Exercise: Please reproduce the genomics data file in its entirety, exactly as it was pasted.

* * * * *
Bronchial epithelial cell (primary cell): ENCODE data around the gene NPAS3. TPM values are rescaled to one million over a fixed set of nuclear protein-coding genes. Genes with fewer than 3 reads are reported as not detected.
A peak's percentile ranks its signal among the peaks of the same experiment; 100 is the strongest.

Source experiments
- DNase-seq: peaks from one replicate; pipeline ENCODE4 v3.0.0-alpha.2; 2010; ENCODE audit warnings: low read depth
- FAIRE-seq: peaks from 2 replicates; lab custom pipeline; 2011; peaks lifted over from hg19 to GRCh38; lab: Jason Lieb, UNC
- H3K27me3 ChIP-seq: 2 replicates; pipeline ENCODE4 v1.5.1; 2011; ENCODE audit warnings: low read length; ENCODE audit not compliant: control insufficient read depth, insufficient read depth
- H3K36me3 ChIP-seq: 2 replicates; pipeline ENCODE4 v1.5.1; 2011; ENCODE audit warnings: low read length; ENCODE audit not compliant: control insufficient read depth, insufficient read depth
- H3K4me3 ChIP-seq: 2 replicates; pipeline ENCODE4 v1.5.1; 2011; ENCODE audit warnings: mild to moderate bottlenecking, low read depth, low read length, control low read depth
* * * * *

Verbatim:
Bronchial epithelial cell (primary cell): ENCODE data around the gene NPAS3. TPM values are rescaled to one million over a fixed set of nuclear protein-coding genes. Genes with fewer than 3 reads are reported as not detected.
A peak's percentile ranks its signal among the peaks of the same experiment; 100 is the strongest.

Source experiments
- DNase-seq: peaks from one replicate; pipeline ENCODE4 v3.0.0-alpha.2; 2010; ENCODE audit warnings: low read depth
- FAIRE-seq: peaks from 2 replicates; lab custom pipeline; 2011; peaks lifted over from hg19 to GRCh38; lab: Jason Lieb, UNC
- H3K27me3 ChIP-seq: 2 replicates; pipeline ENCODE4 v1.5.1; 2011; ENCODE audit warnings: low read length; ENCODE audit not compliant: control insufficient read depth, insufficient read depth
- H3K36me3 ChIP-seq: 2 replicates; pipeline ENCODE4 v1.5.1; 2011; ENCODE audit warnings: low read length; ENCODE audit not compliant: control insufficient read depth, insufficient read depth
- H3K4me3 ChIP-seq: 2 replicates; pipeline ENCODE4 v1.5.1; 2011; ENCODE audit warnings: mild to moderate bottlenecking, low read depth, low read length, control low read depth